Page:Alchemyofhappiness en.djvu/47

From Wikisource
Jump to: navigation, search
This page needs to be proofread.
39
Ghazzali's Alchemy of Happiness.

The knowledge of anatomy is the means by which we become acquainted with animal life: by means of knowledge of animal life, we may acquire a knowledge of the heart, and the knowledge of the heart is a key to the knowledge of God. But the knowledge which we obtain of God is limited and contracted in comparison with the knowledge which the heart has of itself. The knowledge possessed by the heart in comparison with the knowledge of God himself, is but as an atom when compared with the sun.

The body is but au animal to be ridden by the heart, which is its rider, while the heart's chief end is to acquire a knowledge of God. The dignity of any thing depends upon what it is in itself. A person therefore who does not understand his own body, heart and soul, and yet pretends to the knowledge of God, resembles the bankrupt, who, although he has nothing to eat himself, should yet plan a feast for all the poor of the city. In short, man ought to make every possible exertion to gain the knowledge of God, because the knowledge of God necessitates the love of God. Just in the same manner as when you see a beautiful specimen of calligraphy or some elegant verses, you praise the person who made them, you feel a love for him in your heart and desire eagerly to see him.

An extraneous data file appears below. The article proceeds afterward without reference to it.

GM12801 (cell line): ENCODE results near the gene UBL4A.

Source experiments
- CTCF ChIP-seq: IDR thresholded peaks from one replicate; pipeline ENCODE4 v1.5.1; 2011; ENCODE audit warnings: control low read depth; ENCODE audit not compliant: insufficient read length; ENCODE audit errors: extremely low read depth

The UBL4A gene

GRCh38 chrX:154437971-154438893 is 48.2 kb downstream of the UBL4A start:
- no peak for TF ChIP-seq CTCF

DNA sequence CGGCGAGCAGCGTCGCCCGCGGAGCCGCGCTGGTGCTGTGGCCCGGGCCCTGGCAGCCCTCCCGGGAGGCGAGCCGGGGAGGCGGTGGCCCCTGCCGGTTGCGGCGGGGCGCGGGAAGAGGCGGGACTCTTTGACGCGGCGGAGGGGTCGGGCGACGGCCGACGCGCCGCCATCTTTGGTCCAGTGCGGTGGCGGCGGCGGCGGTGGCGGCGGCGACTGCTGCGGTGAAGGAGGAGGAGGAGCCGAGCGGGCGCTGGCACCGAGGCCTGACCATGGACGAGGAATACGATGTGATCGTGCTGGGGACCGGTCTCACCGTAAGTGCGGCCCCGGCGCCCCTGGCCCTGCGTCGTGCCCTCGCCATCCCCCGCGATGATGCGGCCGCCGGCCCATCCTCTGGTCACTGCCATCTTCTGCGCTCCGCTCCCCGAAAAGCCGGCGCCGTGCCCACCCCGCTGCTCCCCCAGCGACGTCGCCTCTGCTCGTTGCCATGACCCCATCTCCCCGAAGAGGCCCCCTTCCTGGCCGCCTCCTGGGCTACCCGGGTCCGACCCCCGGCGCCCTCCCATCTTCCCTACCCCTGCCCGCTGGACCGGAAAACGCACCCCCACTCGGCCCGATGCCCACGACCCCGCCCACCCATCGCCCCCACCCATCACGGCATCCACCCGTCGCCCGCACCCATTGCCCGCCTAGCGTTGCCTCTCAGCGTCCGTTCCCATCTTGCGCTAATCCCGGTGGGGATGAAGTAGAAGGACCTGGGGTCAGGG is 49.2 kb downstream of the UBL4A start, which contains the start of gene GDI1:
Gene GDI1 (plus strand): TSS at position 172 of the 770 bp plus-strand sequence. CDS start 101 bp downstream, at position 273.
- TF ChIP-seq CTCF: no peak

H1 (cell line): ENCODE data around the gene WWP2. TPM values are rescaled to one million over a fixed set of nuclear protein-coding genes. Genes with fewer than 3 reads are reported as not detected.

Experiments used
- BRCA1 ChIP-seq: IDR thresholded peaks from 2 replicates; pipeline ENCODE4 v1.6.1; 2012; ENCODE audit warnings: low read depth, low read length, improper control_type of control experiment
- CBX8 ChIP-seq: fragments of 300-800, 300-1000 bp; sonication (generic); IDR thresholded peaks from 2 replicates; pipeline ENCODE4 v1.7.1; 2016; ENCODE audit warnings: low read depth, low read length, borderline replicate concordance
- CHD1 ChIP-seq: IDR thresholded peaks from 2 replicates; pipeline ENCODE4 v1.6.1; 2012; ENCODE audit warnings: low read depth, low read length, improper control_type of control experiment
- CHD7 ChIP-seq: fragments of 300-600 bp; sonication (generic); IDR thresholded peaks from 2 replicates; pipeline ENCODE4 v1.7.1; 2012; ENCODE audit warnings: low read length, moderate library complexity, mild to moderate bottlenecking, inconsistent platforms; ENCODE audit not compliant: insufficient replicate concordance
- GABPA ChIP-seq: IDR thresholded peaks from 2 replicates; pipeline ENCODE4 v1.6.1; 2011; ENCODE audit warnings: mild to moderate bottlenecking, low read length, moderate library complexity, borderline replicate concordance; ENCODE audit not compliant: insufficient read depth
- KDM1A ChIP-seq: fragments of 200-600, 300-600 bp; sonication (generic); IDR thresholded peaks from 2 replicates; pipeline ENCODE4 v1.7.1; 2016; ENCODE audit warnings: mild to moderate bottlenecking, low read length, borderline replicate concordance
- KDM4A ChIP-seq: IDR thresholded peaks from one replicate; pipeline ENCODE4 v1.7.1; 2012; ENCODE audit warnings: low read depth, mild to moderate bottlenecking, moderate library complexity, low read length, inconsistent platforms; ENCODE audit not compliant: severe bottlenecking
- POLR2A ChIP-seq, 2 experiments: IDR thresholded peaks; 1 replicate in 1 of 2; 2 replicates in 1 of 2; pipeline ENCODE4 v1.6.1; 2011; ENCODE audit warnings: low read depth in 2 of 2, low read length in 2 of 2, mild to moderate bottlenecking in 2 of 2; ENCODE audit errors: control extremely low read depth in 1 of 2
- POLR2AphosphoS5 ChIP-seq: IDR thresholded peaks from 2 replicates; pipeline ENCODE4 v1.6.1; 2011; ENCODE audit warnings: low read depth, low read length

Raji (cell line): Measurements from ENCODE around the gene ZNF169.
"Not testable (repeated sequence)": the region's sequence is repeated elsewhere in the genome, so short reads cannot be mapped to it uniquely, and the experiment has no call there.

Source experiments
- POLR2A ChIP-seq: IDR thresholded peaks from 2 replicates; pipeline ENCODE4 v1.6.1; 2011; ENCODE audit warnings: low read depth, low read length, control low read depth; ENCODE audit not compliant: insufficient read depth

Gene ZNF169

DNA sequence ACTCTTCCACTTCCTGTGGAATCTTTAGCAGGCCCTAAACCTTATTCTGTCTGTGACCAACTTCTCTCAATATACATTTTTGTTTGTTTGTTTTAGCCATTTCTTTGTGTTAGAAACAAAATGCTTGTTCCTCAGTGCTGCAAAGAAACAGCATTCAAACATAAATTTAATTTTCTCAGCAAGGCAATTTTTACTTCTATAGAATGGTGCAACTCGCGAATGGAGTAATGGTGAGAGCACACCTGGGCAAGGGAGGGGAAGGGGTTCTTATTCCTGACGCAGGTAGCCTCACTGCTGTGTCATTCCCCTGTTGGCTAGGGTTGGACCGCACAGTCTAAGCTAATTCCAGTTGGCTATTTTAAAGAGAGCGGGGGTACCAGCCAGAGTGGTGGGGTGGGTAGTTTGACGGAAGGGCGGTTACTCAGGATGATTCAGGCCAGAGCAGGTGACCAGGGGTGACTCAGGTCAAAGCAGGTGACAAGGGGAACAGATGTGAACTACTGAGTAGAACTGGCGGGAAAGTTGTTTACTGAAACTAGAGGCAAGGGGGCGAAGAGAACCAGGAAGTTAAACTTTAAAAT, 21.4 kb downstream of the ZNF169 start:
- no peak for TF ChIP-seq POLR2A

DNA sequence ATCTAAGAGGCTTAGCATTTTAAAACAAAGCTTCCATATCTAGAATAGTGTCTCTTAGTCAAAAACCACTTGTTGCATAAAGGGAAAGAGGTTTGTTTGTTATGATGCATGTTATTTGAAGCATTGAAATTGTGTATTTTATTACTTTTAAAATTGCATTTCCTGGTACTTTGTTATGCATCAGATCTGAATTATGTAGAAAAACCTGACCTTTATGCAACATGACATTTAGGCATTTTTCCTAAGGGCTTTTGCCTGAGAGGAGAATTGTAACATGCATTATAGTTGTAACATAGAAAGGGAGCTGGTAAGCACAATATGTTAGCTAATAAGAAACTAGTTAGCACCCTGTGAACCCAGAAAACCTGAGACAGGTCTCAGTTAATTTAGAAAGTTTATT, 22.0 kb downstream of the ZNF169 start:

Since you have learned, O inquirer after the divine mysteries, the dignity and nobleness of the heart, know also that this precious jewel has been confided to you and wrapped in a veil, that you may preserve it from too close a contact with the world, and may lead it to perfection and to its place of rest, making it a partaker of manifest happiness in the eternal mansions. In the house of reunion you will have reached an eternal rest, where no evil enters, a joy where no pain mingles, a strength without infirmity, a knowledge without doubt, and a vision of the Lord, the enjoyment of which shall be endless.

If the heart strive not after its own glory and dignity, but